Post EU Elections

Tories 'very disappointed' about teaming up with Merkel adversaries

12.06.14 @ 15:13

  1. By Valentina Pop
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BRUSSELS - The Tory-dominated, anti-federalist group in the European Parliament (ECR) on Thursday (12 June) accepted the membership of seven German MEPs from the anti-euro Alternative fuer Deutschland, a move likely to be a further irritant in German-British relations.

  • Merkel and Cameron have been at odds over who should be the next EU commission president (Photo: REGIERUNGonline/Kugler)

The AfD was founded last year and its central platform is to challenge the "no alternative to the euro" policy of Chancellor Angela Merkel.

Merkel had reportedly asked Cameron to prevent AfD from joining his MEPs in the ECR group. But his party members were outnumbered by Polish and other members of the ECR group.

A spokesman for the British Conservatives pointed to the very close vote: 29 in favour, 26 against the AfD membership. There are 19 Tory MEPs in the ECR group.

"We are very disappointed that AfD have been admitted into the ECR against our wishes. We note that the vote was a close one. We will work with the AfD in the European Parliament, but the CDU/CSU remains our only sister party in Germany," the spokesman said.

But Hans-Olaf Henkel, one of the leading figures in the AfD, praised the Tory MEPs for "supporting the AfD despite massive pressure from their leadership in London and despite massive intervention from Chancellor Merkel".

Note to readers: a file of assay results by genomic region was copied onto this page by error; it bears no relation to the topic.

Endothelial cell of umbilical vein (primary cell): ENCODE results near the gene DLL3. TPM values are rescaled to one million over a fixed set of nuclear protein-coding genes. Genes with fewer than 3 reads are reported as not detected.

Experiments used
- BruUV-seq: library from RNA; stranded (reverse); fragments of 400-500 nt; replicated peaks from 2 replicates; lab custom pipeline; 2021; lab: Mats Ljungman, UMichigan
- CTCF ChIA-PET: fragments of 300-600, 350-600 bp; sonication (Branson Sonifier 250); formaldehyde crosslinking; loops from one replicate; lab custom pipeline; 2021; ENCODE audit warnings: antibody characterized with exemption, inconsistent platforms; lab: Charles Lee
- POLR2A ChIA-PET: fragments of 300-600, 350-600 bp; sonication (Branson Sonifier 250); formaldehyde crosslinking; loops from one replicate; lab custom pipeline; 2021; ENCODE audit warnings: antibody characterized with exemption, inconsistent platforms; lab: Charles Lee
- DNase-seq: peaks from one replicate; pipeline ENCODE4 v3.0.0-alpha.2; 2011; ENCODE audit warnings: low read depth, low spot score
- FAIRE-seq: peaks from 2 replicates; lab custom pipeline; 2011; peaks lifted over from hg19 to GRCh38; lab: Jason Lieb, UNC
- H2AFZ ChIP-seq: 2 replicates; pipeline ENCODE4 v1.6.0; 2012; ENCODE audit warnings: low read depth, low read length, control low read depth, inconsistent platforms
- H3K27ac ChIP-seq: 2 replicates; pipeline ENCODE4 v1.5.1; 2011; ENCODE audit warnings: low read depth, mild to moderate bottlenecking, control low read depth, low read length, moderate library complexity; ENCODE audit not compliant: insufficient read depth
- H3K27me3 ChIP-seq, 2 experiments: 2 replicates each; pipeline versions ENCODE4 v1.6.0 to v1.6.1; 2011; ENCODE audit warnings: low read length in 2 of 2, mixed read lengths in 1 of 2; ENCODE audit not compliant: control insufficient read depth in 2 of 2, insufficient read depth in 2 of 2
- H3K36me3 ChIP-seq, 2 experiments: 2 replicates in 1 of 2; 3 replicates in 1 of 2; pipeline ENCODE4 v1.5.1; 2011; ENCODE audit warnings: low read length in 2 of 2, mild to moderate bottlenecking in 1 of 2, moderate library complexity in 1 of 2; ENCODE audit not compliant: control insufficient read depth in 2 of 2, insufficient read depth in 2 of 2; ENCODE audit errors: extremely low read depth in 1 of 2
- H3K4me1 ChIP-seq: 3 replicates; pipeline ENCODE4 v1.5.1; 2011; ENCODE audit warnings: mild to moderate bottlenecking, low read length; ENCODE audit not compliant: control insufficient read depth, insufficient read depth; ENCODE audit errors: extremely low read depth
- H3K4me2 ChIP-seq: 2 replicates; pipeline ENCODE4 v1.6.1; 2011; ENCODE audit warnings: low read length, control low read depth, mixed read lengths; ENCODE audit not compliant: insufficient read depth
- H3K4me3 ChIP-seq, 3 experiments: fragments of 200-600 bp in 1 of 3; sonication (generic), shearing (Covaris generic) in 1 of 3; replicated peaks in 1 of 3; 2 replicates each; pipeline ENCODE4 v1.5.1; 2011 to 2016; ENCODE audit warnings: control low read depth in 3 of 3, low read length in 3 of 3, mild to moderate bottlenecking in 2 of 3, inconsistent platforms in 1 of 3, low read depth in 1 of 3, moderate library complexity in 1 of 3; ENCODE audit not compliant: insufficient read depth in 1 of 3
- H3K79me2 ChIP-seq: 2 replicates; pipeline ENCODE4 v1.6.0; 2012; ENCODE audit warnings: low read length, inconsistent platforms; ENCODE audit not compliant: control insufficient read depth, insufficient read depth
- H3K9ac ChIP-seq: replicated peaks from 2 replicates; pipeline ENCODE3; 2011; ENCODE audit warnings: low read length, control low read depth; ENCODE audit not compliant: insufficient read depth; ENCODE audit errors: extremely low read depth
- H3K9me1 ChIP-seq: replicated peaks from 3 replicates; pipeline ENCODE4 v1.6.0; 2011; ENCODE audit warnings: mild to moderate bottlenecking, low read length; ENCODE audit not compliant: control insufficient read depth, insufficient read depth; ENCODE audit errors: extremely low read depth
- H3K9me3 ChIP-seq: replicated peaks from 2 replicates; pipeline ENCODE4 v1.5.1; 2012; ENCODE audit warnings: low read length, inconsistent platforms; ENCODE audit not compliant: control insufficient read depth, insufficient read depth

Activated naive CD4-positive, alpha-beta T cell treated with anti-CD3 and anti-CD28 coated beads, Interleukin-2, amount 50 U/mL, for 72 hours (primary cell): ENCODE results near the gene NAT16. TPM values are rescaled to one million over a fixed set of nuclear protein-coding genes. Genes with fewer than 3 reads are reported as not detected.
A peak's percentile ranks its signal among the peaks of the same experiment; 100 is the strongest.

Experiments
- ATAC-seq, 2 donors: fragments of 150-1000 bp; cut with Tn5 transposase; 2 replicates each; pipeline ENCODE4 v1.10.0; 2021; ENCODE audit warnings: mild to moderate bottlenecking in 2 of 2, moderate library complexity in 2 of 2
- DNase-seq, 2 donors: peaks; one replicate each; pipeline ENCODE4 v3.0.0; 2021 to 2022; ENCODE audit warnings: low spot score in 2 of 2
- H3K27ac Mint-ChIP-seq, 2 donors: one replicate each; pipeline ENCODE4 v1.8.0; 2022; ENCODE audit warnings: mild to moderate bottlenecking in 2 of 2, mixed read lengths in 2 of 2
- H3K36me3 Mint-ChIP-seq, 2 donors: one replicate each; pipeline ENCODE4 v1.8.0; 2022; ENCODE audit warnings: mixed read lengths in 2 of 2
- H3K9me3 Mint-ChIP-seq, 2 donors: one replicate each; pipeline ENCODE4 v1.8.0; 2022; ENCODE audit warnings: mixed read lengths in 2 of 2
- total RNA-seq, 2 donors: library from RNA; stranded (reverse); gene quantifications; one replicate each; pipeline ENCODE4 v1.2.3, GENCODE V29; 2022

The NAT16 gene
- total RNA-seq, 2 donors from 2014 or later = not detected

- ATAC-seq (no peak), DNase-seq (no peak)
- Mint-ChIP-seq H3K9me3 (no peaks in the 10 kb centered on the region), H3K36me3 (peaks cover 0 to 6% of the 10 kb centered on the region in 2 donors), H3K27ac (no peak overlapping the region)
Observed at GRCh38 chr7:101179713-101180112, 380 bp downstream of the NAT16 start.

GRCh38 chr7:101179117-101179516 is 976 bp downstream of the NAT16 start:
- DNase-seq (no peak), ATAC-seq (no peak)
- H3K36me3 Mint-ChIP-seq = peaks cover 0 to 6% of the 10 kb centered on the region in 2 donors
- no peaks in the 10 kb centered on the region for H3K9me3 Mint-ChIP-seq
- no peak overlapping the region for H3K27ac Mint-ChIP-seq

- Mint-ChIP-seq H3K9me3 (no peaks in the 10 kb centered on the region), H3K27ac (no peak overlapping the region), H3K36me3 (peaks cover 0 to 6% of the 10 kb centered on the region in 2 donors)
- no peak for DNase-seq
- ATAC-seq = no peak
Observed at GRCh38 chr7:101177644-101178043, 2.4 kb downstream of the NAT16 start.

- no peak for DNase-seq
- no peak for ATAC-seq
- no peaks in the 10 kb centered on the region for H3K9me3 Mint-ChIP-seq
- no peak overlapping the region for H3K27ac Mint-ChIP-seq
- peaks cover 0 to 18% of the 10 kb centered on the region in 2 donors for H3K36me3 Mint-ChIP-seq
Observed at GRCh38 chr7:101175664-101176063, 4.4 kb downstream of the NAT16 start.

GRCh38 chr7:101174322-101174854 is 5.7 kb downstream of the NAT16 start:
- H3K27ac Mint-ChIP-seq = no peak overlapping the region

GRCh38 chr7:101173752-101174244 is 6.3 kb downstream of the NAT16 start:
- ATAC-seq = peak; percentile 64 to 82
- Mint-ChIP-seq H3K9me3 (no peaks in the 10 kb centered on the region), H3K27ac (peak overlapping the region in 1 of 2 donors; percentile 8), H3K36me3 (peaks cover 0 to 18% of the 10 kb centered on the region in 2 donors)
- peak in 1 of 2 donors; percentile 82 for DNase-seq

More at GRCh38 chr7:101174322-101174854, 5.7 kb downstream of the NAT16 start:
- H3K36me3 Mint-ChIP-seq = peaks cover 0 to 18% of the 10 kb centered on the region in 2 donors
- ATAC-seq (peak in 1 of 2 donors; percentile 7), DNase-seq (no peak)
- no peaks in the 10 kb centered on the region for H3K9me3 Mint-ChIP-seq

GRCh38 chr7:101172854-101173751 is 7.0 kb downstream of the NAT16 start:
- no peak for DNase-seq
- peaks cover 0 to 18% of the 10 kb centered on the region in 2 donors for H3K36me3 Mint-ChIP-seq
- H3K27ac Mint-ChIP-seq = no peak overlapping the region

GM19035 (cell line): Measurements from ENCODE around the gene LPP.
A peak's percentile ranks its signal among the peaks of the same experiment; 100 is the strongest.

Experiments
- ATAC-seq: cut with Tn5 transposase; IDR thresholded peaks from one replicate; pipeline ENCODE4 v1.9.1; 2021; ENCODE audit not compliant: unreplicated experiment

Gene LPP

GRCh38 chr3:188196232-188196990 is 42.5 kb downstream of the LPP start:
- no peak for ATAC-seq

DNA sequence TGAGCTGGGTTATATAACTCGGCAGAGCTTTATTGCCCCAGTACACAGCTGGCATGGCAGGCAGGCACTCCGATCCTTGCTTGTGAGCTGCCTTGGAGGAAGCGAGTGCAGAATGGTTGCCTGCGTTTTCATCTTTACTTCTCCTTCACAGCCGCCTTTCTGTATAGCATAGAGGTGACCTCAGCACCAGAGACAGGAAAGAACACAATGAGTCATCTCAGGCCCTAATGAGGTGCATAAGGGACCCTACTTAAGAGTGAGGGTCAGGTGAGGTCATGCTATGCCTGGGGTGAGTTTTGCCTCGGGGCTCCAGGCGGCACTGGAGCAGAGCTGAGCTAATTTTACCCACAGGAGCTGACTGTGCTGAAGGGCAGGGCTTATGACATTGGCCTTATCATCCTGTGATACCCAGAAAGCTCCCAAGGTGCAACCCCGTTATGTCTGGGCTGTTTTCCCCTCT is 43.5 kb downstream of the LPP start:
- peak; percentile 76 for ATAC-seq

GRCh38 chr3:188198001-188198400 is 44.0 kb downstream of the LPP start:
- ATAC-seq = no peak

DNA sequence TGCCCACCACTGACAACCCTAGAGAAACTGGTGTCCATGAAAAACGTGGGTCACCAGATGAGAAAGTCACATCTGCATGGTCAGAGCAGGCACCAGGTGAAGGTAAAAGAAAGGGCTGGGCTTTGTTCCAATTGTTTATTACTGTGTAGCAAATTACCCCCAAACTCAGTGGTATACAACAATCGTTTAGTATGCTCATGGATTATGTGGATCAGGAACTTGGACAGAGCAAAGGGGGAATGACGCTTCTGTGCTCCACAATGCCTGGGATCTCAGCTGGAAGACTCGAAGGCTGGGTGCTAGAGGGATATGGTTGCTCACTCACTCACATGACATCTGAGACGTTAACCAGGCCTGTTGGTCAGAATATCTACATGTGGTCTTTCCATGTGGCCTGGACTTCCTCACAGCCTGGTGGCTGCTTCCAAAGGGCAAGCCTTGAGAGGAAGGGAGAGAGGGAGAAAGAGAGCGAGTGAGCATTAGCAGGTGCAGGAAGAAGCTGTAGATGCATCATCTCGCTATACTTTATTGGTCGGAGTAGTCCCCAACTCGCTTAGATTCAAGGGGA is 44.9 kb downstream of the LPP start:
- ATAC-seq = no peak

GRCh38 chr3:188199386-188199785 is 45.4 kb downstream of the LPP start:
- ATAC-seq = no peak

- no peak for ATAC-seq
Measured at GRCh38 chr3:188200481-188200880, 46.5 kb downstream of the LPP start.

A spokesman for Chancellor Merkel in Berlin declined to comment on the ECR developments, which he deemed as "interesting, but in any case a political party matter".

Britain's Labour opposition interpreted the goings-on as weakening Cameron.

"Once again David Cameron's MEPs are undermining Britain's ability to reform the EU and their own prime minister's negotiating hand," said Glenis Willmott, the leader of Labour MEPs in the Parliament.

"At the time the British people need their politicians to be exerting influence in Europe, the Tories are isolating themselves from the mainstream," Willmott added.

When Cameron came to power in 2009, one of his first EU moves was to split from the federalist, centre-right European People's Party - the largest group in the European Parliament, dominated by Angela Merkel's Christian-Democrats (CDU/CSU).

Cameron needs Merkel's support in his opposition to Jean-Claude Juncker becoming the next commission president.

But at a retreat in Sweden earlier this week, Merkel restated her support for Juncker and said she does not like "threats" - a veiled reference to Cameron's warning that if Juncker gets the job, British people will have one more reason to vote for their country to leave the EU.

The ECR meanwhile might become the third-largest group after the EPP and the centre-left S&D. With the seven German deputies and a Bulgarian MEP, the ECR now has 63 MEPs.

The Liberals are on course to have 63 MEPs too, but ten of them are still uncertain. The cut-off date for MEPs joining groups is 24 June.

ECR members also voted for British MEP Syed Kamall to become chairman of the group, after their previous leader lost his seat in the May elections.

Kamall is the first Muslim to lead the group, which includes Danish and Finnish members who have expressed anti-Islam views in the past.